From a Triple Constraint to Six Constraints

Posted on February 20, 2009 by


roll the dice for the constraints

I'm a purist - it's still the triple constraints for me!

Central to the work of a project manager is balancing competing demands. The term “triple constraint” is a well-known phrase in project management that refers to the competing demands of scope, time, and cost. The manner in which these three demands are balanced affects quality. If one of these factors is affected, at least one other factor will also be affected.

For example, if the scope of the project increases, there will need to be an increase in the amount of time to complete the project, an increase in costs, or both. The new, fourth edition PMBOK® changes the name “time” to “schedule” and changes “cost” to “budget”, plus adds three new constraints.



The six constraints are:

      • Scope,
      • Quality,
      • Schedule,
      • Budget,
      • Resources, and
      • Risk.

Quality isn’t merely affected by how the constraints are balanced—it is considered an actual constraint. Especially when dealing with highly-skilled individuals as resources, it makes sense to consider them a unique constraint as there may be very few each with limited time to commit to a single project. If stakeholders decide to change their tolerance for risk, this will affect other constraints as well. How to balance these constraints is a skill, and how they should be balanced differs across projects. For example, a certain deadline might be crucial to meet, and the project may be given as much funds as they need in order to meet that deadline. Conversely, it may be impossible to increase the budget, so the scope and quality have to be reduced.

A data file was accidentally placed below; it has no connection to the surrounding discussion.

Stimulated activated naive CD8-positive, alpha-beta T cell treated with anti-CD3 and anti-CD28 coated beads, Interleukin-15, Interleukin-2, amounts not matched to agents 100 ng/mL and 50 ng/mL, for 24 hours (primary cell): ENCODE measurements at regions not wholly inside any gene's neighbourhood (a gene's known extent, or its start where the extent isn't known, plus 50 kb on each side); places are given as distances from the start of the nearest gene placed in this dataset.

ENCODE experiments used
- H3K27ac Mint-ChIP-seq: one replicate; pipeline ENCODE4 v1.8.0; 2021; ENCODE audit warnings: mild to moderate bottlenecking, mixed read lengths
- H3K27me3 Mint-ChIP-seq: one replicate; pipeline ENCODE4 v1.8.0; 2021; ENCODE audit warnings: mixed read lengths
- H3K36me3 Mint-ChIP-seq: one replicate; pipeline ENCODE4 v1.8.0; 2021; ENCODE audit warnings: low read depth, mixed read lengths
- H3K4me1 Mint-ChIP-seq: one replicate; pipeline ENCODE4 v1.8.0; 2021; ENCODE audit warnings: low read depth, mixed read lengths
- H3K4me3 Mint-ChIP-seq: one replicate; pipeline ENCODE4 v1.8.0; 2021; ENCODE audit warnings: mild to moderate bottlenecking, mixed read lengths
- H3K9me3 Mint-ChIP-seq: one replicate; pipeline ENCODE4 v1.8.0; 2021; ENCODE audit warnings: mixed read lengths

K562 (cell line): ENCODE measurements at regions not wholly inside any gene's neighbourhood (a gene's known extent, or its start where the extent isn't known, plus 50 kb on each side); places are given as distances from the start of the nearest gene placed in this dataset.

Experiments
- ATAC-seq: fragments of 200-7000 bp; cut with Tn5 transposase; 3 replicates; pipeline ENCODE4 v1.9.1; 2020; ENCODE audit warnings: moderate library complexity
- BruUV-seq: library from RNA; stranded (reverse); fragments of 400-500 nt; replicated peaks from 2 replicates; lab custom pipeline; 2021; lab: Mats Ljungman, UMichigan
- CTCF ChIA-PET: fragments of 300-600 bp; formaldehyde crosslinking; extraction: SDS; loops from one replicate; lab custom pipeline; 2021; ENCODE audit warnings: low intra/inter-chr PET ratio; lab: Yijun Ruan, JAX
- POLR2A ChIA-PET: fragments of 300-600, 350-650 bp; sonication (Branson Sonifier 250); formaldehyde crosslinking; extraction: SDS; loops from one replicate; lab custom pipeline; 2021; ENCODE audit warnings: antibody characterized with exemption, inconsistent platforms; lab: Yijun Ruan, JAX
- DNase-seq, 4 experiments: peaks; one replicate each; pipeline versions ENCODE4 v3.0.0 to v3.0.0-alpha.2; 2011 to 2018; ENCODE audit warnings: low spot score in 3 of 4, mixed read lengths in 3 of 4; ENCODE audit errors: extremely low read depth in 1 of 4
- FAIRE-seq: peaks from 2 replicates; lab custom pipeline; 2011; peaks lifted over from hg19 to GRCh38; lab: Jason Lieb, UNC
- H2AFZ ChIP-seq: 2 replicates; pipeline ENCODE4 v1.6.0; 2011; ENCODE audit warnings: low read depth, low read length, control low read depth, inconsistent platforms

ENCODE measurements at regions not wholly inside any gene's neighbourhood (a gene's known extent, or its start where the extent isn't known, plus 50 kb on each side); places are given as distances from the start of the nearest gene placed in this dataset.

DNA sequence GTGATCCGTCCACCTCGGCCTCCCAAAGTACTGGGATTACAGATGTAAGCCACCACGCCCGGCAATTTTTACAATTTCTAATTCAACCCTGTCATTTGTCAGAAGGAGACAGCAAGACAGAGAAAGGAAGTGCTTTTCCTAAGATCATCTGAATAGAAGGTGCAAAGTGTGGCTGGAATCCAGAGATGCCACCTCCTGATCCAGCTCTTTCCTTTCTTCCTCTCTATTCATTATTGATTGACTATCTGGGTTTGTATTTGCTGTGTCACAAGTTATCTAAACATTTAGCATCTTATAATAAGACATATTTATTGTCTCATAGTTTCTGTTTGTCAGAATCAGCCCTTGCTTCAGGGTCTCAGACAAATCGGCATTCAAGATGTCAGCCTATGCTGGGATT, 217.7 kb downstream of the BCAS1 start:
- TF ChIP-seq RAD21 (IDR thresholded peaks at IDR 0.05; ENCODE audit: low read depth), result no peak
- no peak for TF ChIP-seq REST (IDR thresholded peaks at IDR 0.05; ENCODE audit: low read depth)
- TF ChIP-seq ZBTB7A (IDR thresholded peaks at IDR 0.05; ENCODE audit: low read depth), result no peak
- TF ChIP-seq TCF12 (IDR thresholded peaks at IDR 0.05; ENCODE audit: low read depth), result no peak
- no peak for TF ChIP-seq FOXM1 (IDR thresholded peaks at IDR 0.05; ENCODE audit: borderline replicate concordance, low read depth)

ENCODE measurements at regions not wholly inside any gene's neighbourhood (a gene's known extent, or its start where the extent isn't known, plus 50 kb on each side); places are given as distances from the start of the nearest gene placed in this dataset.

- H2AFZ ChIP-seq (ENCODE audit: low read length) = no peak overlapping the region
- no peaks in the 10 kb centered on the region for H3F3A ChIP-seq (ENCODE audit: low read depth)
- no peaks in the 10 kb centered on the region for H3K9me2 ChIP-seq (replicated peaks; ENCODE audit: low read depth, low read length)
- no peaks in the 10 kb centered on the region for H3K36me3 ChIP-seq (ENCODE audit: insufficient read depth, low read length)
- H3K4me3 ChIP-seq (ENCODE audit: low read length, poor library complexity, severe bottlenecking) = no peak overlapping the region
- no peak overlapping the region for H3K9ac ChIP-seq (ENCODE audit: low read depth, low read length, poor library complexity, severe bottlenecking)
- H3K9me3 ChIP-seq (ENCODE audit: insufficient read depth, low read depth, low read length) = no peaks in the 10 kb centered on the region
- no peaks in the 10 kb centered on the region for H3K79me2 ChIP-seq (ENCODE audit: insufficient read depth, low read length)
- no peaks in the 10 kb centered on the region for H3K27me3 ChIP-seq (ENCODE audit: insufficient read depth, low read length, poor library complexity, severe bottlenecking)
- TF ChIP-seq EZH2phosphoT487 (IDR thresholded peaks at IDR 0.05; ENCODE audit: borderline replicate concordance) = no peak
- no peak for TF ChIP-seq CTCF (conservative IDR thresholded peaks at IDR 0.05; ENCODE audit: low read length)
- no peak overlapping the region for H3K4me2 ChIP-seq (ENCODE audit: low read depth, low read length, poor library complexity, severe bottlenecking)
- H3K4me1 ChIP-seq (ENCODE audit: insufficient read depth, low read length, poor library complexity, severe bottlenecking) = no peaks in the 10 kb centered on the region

As a purist it still can be helpful to consider how the original triple constraint (schedule, budget and scope/requirements) impact the “newbee” constraints. For example if a project manager’s budget is cut 10% and two additional requirements are added, the impact on negative risk goes up and quality typically is reduced.  This forms an independent / dependent variable relationship.  So yes, think of all Six constraints, but reflect on the power of the original Three!

In your experience, what has been the most important constraint in your projects?